This paper explores the relationship between size, type and location of agency and representation of women and minorities in state government agencies through an examination of the recent demographic data on full-time employees in the state governments of Michigan and Pennsylvania. Findings indicate that while type and location of agency are directly linked to female representation in Pennsylvania and Michigan, these variables are not related to minority representation. Women are likely to be overrepresented in redistributive agencies and agencies located in large cities. Surprisingly, size of agency is not linked to female or minority representation in either of these states. Further, women and minorities tend to be overrepresented in clerical and paraprofessional jobs and underrepresented in administrative and technical jobs, as past studies demonstrated. African Americans are well represented, whereas other minorities, such as Hispanics and Asian Americans, are poorly represented in these states.
A large number of women and minorities have typically occupied stereotypical roles in governmental agencies--clerical and blue-collar jobs, and lower and middle positions--even though the percentage of women and minorities in public bureaucracies keeps increasing. (1) Specifically, women and minorities are likely to be heavily concentrated in clerical and blue-collar jobs, whereas they are relatively rare in professional and administrative positions. (2) Women and minorities tend to be overrepresented in welfare, health, education and housing agencies (i.e., redistributive functions), while they appear to be underrepresented in the foreign service, corrections and transportation agencies (i.e., regulatory and distributive functions). In state government agencies, health and welfare are the most representative for both women and minorities, whereas streets, highways, sanitation and natural resources are the least representative for them; women are also underrepresented in police and corrections. (3)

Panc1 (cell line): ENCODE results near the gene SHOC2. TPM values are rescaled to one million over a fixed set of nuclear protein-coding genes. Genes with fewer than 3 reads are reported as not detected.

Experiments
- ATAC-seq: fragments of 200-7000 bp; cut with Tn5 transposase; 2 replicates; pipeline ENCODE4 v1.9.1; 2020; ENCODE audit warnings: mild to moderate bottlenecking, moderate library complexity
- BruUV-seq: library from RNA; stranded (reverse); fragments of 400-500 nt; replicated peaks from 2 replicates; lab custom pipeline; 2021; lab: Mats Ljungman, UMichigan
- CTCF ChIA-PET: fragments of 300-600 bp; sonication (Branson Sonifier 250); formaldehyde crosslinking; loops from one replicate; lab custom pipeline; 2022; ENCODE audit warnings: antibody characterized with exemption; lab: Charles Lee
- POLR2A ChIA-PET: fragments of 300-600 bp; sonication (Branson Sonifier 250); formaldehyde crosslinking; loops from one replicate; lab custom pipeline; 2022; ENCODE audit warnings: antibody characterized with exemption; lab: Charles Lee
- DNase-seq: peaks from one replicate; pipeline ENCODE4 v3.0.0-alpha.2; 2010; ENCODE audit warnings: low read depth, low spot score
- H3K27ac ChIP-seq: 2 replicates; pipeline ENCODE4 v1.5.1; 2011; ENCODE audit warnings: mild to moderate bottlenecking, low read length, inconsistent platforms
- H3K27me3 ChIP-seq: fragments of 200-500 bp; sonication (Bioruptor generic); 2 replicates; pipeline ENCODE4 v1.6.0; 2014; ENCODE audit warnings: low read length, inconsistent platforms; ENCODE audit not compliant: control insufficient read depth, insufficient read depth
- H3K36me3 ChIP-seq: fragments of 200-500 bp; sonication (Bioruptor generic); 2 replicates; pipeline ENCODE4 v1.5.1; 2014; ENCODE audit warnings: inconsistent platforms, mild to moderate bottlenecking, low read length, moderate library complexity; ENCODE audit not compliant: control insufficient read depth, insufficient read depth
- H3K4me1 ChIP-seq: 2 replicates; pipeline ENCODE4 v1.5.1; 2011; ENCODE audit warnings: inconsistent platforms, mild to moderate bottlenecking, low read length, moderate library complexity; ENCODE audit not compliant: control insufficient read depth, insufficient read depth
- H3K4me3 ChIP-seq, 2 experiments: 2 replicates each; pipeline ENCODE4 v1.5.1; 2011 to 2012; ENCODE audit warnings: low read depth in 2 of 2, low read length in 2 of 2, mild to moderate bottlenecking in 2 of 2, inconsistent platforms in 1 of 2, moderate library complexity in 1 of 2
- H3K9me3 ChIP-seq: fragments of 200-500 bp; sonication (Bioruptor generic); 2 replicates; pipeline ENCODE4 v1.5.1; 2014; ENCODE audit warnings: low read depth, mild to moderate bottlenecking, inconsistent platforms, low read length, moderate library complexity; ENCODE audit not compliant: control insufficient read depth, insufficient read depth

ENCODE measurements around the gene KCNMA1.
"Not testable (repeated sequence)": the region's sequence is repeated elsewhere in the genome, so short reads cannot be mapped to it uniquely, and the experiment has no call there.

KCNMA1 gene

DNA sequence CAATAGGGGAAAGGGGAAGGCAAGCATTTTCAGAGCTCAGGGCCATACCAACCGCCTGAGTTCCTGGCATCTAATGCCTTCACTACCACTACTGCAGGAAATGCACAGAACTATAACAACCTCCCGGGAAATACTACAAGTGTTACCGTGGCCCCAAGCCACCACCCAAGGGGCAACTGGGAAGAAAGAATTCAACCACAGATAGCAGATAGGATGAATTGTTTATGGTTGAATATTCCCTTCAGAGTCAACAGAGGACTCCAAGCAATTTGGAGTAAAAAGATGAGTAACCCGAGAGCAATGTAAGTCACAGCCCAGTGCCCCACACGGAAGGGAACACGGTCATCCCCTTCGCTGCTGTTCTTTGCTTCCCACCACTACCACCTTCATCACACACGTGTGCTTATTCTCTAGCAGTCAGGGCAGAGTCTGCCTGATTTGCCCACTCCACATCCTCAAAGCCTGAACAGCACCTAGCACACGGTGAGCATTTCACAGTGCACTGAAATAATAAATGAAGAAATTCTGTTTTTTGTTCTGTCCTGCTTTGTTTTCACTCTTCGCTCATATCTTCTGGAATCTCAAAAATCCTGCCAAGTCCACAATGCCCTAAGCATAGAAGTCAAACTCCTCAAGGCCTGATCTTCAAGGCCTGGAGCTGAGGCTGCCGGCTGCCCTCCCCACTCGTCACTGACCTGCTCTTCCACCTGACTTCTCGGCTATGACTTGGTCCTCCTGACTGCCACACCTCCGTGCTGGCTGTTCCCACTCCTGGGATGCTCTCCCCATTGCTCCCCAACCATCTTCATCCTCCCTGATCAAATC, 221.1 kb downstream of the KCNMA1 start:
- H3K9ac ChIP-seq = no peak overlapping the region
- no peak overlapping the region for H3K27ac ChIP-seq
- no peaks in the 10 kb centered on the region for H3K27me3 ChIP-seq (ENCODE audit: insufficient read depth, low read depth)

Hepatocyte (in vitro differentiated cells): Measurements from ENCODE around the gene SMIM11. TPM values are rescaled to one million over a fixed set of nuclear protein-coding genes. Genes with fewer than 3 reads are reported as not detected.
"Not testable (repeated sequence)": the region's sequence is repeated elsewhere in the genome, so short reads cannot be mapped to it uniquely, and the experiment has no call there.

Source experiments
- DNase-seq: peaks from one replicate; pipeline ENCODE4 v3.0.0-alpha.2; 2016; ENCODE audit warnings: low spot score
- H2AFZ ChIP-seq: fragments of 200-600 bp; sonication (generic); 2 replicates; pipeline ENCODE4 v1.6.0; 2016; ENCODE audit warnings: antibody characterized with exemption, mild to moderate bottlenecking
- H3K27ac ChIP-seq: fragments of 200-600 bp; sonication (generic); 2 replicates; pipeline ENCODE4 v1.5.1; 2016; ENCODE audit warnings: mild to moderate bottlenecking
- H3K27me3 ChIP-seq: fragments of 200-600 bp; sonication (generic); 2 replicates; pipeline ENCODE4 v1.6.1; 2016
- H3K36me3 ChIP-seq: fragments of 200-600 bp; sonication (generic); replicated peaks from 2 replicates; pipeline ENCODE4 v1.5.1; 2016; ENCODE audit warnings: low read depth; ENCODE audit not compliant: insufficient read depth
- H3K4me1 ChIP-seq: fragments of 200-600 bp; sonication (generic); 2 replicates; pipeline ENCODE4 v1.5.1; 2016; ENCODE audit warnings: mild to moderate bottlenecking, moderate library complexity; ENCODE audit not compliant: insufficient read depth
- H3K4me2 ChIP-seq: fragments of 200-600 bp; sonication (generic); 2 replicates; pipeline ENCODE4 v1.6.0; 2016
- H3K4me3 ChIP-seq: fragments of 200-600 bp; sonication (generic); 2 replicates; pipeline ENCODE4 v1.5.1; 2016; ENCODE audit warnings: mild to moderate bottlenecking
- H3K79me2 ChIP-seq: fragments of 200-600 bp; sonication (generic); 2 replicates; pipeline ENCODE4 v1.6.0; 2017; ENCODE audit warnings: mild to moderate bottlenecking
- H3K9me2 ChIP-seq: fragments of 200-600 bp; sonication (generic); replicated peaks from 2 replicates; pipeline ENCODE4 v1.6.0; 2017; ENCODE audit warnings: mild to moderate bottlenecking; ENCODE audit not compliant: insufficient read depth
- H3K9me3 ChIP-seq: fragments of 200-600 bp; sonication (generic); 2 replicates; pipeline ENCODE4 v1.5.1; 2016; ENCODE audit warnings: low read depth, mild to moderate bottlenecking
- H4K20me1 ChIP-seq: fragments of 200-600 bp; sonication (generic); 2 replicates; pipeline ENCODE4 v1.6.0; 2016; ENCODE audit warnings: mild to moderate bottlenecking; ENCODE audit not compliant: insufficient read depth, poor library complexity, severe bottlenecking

Are women and minorities still overrepresented in redistributive state agencies? Do minorities face the same kind of agency segregation as women? Are agency sizes or locations linked to employment of women and minorities in state government agencies? How is each minority group different with regards to employment patterns? The studies of Cayer and Sigelman; Hutchins and Sigelman; Dometrius, Kelly, et al; Bullard and Wright; and Riccucci and Saidel have explored representative workforces through an investigation of data on women or minorities (e.g., African Americans in most cases) at top decision-making positions or career civil positions in state governments. (4)
The objective of this study is to examine the degree to which women and minorities are represented in state government agencies through an analysis of the recent demographic data on full-time employees in two of the 10 largest state governments. Theoretically, this study matters in terms of providing possible explanations for the concentration (or lack thereof) of women and minorities in state bureaucracies by testing empirically the relationship between size, type or location of agency and representation of women and minorities in the state civil service.
Theories and Hypotheses of Female and Minority Employment
Female and minority employment in state government agencies is affected by such organizational and administrative characteristics as agency type, size or location. Lowi classified the federal bureaus with regards to agency types. (5) He identified four types of agencies--regulatory, distributive, redistributive and constituent agencies--whose administrative structures could determine their employment patterns. (6) However, it is difficult to fit a department into a single category, because a department comprises companies of bureaus. A department has several different functions that can transcend Lowi's agency types. …